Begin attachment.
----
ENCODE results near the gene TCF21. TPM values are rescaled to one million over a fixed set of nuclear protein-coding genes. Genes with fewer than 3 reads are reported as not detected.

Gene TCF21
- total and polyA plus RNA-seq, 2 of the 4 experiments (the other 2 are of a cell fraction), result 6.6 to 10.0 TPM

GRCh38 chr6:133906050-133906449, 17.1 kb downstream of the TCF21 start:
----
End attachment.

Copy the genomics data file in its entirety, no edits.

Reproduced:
ENCODE results near the gene TCF21. TPM values are rescaled to one million over a fixed set of nuclear protein-coding genes. Genes with fewer than 3 reads are reported as not detected.

Gene TCF21
- total and polyA plus RNA-seq, 2 of the 4 experiments (the other 2 are of a cell fraction), result 6.6 to 10.0 TPM

GRCh38 chr6:133906050-133906449, 17.1 kb downstream of the TCF21 start: